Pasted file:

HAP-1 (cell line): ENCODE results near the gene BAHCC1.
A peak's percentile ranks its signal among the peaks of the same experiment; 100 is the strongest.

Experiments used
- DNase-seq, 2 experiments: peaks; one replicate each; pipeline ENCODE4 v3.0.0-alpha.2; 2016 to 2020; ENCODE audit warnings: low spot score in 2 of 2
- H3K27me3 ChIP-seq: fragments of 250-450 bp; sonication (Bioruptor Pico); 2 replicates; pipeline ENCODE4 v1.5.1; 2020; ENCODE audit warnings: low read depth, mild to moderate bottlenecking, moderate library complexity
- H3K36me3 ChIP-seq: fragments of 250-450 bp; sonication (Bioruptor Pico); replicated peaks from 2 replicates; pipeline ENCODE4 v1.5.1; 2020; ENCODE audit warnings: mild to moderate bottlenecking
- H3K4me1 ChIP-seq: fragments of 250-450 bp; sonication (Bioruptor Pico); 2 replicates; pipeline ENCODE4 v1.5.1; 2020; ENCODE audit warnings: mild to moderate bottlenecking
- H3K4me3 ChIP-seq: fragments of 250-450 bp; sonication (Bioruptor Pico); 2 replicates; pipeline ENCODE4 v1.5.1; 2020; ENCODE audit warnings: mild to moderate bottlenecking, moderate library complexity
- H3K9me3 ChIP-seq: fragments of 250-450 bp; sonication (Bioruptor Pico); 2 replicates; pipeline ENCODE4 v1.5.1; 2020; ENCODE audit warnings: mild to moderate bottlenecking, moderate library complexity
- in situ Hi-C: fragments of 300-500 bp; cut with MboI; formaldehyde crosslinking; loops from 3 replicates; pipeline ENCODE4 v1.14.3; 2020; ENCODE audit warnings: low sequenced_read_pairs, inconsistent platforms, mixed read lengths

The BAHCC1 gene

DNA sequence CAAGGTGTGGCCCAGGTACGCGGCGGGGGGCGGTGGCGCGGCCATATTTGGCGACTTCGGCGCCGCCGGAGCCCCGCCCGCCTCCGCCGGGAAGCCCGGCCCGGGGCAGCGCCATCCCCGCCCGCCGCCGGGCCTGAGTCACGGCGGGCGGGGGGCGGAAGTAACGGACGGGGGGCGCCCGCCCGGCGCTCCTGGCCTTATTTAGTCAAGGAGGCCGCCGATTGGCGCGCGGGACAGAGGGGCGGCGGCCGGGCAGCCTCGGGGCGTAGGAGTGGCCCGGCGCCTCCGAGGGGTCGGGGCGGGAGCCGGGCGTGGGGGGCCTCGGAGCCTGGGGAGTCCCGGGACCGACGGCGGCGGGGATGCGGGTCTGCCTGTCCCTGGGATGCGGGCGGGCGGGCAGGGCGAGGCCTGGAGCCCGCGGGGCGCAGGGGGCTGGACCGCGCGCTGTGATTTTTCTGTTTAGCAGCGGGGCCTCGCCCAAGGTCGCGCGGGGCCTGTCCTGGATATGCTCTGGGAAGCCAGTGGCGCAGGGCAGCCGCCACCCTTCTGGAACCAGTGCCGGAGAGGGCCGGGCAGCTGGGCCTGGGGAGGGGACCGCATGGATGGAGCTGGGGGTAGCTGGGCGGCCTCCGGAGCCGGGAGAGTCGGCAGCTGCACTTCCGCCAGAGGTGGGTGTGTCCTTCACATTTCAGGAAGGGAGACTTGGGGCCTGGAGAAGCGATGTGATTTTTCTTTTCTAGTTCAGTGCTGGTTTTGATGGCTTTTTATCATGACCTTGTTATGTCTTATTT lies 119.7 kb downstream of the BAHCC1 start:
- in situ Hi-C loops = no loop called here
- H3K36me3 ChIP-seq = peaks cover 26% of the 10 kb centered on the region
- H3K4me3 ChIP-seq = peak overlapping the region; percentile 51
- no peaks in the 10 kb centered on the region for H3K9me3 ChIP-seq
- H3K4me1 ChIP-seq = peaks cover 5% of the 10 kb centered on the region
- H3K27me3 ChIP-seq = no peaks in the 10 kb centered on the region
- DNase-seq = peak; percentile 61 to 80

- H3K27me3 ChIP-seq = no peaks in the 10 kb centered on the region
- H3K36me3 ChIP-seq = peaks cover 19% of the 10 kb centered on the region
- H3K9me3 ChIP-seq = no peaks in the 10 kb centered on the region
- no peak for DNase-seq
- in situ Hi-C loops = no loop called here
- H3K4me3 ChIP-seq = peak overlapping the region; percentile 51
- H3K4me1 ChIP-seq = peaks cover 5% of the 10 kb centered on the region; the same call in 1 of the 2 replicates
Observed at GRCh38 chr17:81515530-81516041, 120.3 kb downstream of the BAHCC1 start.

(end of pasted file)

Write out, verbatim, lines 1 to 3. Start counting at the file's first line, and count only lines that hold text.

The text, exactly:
HAP-1 (cell line): ENCODE results near the gene BAHCC1.
A peak's percentile ranks its signal among the peaks of the same experiment; 100 is the strongest.

Experiments used